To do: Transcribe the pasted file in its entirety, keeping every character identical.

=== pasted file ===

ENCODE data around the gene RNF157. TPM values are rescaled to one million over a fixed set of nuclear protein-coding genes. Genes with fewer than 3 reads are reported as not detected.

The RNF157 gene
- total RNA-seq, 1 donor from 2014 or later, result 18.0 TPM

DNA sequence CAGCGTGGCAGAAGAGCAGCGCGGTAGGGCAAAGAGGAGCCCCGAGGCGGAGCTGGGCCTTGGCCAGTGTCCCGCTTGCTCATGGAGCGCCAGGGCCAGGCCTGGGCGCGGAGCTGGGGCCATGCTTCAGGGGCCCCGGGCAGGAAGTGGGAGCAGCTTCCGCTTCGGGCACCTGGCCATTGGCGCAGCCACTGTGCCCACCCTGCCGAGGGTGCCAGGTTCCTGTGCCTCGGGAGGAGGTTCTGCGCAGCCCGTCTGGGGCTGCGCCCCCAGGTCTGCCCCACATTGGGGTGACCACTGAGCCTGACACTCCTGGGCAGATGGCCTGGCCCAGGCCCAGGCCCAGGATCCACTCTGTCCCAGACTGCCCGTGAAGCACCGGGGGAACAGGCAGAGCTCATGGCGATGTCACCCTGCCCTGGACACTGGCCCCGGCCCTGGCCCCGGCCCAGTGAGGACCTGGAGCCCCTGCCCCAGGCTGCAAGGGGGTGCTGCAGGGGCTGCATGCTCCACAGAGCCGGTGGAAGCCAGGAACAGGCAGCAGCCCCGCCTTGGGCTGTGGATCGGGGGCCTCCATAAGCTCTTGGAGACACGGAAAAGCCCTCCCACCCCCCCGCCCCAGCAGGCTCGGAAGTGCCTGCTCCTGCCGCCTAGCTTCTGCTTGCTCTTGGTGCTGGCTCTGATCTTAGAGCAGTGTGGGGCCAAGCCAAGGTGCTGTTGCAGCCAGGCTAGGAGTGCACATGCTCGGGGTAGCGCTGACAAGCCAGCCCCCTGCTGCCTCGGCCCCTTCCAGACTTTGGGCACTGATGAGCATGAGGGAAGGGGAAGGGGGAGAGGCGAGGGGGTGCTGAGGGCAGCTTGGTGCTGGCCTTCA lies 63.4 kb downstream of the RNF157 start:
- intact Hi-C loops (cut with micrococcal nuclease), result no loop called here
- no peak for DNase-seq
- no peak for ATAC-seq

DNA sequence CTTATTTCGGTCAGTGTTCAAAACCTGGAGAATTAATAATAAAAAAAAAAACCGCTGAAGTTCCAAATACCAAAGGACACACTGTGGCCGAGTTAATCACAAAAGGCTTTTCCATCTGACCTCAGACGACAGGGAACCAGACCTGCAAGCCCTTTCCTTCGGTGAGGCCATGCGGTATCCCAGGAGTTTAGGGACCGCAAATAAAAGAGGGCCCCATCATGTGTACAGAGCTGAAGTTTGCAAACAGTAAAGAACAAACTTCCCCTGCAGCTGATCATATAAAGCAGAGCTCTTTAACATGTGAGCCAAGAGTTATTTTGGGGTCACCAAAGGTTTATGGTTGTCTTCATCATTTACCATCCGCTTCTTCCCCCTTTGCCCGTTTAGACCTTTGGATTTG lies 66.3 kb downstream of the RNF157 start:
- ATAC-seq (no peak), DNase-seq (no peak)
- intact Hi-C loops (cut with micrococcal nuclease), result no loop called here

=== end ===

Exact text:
ENCODE data around the gene RNF157. TPM values are rescaled to one million over a fixed set of nuclear protein-coding genes. Genes with fewer than 3 reads are reported as not detected.

The RNF157 gene
- total RNA-seq, 1 donor from 2014 or later, result 18.0 TPM

DNA sequence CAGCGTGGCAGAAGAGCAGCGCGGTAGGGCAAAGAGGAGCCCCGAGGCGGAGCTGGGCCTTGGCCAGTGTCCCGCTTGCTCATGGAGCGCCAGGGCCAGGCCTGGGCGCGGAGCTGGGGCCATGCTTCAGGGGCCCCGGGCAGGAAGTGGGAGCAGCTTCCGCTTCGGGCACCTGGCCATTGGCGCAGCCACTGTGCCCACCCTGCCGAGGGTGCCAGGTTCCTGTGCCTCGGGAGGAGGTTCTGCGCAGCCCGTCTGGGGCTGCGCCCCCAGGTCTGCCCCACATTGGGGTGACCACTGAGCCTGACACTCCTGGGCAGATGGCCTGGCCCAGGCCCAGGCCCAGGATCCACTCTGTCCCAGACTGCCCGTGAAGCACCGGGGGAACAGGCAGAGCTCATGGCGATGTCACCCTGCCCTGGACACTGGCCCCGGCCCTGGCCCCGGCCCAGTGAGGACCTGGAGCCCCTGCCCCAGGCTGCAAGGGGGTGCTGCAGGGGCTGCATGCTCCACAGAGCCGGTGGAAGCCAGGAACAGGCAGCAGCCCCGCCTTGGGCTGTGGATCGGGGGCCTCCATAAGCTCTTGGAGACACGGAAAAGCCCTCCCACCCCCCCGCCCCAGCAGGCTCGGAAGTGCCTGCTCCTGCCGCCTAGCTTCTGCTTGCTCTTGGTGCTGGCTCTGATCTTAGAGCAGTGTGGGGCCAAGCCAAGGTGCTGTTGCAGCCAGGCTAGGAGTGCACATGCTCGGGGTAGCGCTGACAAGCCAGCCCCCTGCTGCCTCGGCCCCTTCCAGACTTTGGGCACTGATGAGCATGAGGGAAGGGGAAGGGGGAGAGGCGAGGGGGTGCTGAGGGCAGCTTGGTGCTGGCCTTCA lies 63.4 kb downstream of the RNF157 start:
- intact Hi-C loops (cut with micrococcal nuclease), result no loop called here
- no peak for DNase-seq
- no peak for ATAC-seq

DNA sequence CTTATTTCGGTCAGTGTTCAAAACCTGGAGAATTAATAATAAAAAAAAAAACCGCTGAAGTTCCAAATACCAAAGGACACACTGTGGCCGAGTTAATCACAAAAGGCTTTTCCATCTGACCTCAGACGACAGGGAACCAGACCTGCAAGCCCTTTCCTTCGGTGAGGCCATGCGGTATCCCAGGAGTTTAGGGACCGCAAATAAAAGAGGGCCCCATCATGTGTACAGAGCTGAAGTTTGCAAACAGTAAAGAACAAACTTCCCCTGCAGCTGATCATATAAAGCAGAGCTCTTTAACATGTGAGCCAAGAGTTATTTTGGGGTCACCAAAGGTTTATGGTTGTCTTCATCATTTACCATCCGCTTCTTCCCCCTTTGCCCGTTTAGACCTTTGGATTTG lies 66.3 kb downstream of the RNF157 start:
- ATAC-seq (no peak), DNase-seq (no peak)
- intact Hi-C loops (cut with micrococcal nuclease), result no loop called here